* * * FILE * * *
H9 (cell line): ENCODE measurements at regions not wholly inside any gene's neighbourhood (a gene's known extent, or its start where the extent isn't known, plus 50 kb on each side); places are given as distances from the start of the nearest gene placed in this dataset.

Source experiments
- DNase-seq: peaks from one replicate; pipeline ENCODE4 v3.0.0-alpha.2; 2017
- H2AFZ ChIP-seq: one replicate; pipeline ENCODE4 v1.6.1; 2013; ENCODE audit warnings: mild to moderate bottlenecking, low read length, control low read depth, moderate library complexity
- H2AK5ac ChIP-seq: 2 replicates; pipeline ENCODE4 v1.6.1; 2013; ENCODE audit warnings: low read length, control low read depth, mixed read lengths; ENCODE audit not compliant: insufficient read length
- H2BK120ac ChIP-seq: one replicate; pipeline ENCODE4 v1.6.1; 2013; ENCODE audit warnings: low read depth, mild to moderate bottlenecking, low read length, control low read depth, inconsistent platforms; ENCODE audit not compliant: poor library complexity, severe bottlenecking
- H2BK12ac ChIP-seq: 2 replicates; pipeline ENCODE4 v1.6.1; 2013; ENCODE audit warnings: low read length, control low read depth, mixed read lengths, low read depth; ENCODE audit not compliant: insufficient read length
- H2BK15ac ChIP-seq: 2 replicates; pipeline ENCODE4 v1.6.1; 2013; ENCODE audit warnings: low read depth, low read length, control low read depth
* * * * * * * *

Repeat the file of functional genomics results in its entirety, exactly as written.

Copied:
H9 (cell line): ENCODE measurements at regions not wholly inside any gene's neighbourhood (a gene's known extent, or its start where the extent isn't known, plus 50 kb on each side); places are given as distances from the start of the nearest gene placed in this dataset.

Source experiments
- DNase-seq: peaks from one replicate; pipeline ENCODE4 v3.0.0-alpha.2; 2017
- H2AFZ ChIP-seq: one replicate; pipeline ENCODE4 v1.6.1; 2013; ENCODE audit warnings: mild to moderate bottlenecking, low read length, control low read depth, moderate library complexity
- H2AK5ac ChIP-seq: 2 replicates; pipeline ENCODE4 v1.6.1; 2013; ENCODE audit warnings: low read length, control low read depth, mixed read lengths; ENCODE audit not compliant: insufficient read length
- H2BK120ac ChIP-seq: one replicate; pipeline ENCODE4 v1.6.1; 2013; ENCODE audit warnings: low read depth, mild to moderate bottlenecking, low read length, control low read depth, inconsistent platforms; ENCODE audit not compliant: poor library complexity, severe bottlenecking
- H2BK12ac ChIP-seq: 2 replicates; pipeline ENCODE4 v1.6.1; 2013; ENCODE audit warnings: low read length, control low read depth, mixed read lengths, low read depth; ENCODE audit not compliant: insufficient read length
- H2BK15ac ChIP-seq: 2 replicates; pipeline ENCODE4 v1.6.1; 2013; ENCODE audit warnings: low read depth, low read length, control low read depth